It might be considered the Home of Football, but England has a penchant for being prone to upsets. In fact, cruel though it may sound, Monday evening’s shock against Iceland was just the latest in a row of stunners that footy fate seems to have kept in store for Old Blighty. Here are seven occasions when the English found themselves at the wrong side of a scoresheet in a match that they were supposed to stroll through:
1-5 Vs Scotland 1928
Scotland were no pushovers in football – indeed, they claim to be the ones who invented passing itself, but they had been in poor form in the British Home Championship and no one expected them to beat England at Wembley. In the event, the Scots hammered the home team 5-1, scoring four goals in a nine minute period in the second half that left the English stunned. The Scotland team are remembered to this day as the “Wembley Wizards” England to this day want to forget that day.
0-1 Vs USA, 1950
An English side that many considered to be among the best in the world had finally condescended to play in the 1950 World Cup, a tournament whose first three editions it had not considered worth turning up for. And their opponents were a bunch of part timers that not too many had heard about. The question was not whether England would win, but by how many. The answer was perhaps a shock as big as Iceland’s win on Monday – the USA hung on to a solitary goal by Joe Gaetjens in what was later described as the “game of their lives” England’s football establishment was shaken, and would be pulled down in a few years by Hungary!
3-6 Vs Hungary, 1953
“Beating this tubby lot should be easy ” an English player is said to have famously remarked when the English team saw their Hungarian opponents led by the slightly portly Ferenc Puskas at Wembley. Ninety minutes later, the English were dazed and the cult of the Magical Magyars had been born as Hungary ran circles around them, exposed their outdated tactics and handed them the first defeat by a non-British team on home soil. Some considered the result a fluke. Hungary changed their minds with a 7-1 hammering at Budapest a year later.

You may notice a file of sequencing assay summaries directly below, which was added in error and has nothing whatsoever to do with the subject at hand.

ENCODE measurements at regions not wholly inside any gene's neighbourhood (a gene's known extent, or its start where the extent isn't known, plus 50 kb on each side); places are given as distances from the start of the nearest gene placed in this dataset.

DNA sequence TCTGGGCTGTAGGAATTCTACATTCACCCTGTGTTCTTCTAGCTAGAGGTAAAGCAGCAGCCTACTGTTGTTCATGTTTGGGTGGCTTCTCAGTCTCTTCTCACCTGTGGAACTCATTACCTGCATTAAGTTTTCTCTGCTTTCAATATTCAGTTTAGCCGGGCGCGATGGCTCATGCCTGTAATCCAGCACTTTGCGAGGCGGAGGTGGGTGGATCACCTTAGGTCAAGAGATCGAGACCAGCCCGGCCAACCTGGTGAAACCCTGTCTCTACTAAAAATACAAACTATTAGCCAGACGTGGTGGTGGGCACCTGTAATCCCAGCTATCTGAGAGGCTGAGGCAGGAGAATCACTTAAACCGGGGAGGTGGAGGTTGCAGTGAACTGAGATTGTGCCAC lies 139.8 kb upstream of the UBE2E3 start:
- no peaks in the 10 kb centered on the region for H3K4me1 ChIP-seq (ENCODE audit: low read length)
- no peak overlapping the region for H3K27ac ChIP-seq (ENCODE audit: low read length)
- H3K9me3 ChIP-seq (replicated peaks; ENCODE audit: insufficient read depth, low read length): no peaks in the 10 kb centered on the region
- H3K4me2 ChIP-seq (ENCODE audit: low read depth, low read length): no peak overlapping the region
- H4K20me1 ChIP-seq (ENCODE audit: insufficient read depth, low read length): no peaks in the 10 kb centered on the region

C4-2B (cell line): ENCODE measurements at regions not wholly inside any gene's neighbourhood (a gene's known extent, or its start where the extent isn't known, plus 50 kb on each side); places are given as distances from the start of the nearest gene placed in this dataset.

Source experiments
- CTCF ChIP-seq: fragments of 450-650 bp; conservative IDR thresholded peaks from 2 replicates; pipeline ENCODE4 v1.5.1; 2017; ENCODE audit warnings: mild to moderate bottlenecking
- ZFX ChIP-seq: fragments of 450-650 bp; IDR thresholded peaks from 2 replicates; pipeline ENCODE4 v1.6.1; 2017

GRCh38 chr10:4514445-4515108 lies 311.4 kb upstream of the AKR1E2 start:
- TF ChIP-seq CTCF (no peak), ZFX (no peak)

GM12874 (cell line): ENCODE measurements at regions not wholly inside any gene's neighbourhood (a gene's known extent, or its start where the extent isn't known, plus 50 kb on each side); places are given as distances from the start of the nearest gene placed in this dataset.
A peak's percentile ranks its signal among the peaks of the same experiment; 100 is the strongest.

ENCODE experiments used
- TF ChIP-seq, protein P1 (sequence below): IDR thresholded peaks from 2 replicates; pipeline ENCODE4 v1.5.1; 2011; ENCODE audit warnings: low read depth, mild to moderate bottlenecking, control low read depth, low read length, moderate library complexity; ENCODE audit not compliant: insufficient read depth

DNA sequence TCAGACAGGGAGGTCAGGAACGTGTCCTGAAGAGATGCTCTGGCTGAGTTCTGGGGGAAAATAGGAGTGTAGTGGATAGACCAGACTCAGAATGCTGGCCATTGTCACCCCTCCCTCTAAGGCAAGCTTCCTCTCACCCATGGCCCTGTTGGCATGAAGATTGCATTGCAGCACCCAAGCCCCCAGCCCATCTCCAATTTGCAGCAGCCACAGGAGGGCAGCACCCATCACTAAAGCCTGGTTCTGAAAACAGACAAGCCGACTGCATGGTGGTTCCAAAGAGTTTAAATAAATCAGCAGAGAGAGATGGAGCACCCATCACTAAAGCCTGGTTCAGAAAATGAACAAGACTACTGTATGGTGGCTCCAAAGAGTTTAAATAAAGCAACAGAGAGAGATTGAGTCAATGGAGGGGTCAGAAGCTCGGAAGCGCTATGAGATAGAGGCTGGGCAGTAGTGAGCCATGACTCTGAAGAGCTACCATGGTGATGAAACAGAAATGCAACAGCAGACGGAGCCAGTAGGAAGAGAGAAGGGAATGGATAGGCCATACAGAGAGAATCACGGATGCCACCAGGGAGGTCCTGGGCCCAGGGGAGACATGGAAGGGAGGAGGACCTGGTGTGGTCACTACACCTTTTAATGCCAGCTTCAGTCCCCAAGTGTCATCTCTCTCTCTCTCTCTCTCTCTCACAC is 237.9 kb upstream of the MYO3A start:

1-2 Vs Norway 1981
When the dust finally settled, England still qualified for the 1982 World Cup, while Norway finished at the bottom, but this result did cast a pall over England’s chances of going through for a while. The match was also a colossal shock in terms of the result as Norway were supposed to be nobodies and England World Cup contenders. The match is also remembered for one of the most famous pieces of football commentary as Bjorge Lillelien, Iceland’s commentator went absolutely wild, declaring: “It is completely unbelievable! We have beaten England! England, birthplace of giants. Lord Nelson, Lord Beaverbrook, Sir Winston Churchill, Sir Anthony Eden, Clement Attlee, Henry Cooper, Lady Diana– we have beaten them all. We have beaten them all…Maggie Thatcher, as they say in your language in the boxing bars around Madison Square Garden in New York: Yourboys took a hell of a beating! Your boys took a hell of a beating!”
0-0 Vs Morocco 1986
The country which considered football its home against one which many felt was lucky to be in the 1986 World Cup (Morocco got in thanks to a quota for African countries) – it should have been a massacre given the stars in the English line up. Instead it turned into a gritty battle of attrition as the fitter Africans easily adjusted to the altitude and heat in Mexico. To make matters worse, England lost their captain Bryan Robson to injury and then their vice captain Ray Wilkins was sent off for throwing the ball at the referee. By the time it all ended, England were happy with a draw.
0-1 Vs Ireland 1988
This was supposed to have been a stroll in the park for Bobby Robson’s star-studded side with the likes of Hoddle, Robson, Linekar, Butcher and Shilton – the perfect opener for them in Euro 1988. And against a Republic of Ireland team that was the butt of many jokes for its attempts to rope in players with any sort of Irish heritage. Instead it turned into a nightmare for the English as the Irish scored a goal and then against all odds hung on to record a historic win.
1-3 Vs Australia 2003
Yes, this was a friendly and there was no trophy involved. And yes, Sven Goran Eriksson substituted the entire team at half time as he wanted to try out a number of players in hte build up to Euro 2004. But still, no one had expected an Australian football team to come to England and hand the hosts a 3-1 hammering. Given Australia’s domination of cricket at that time, many bemoaned “we can’t even beat them at footy!"”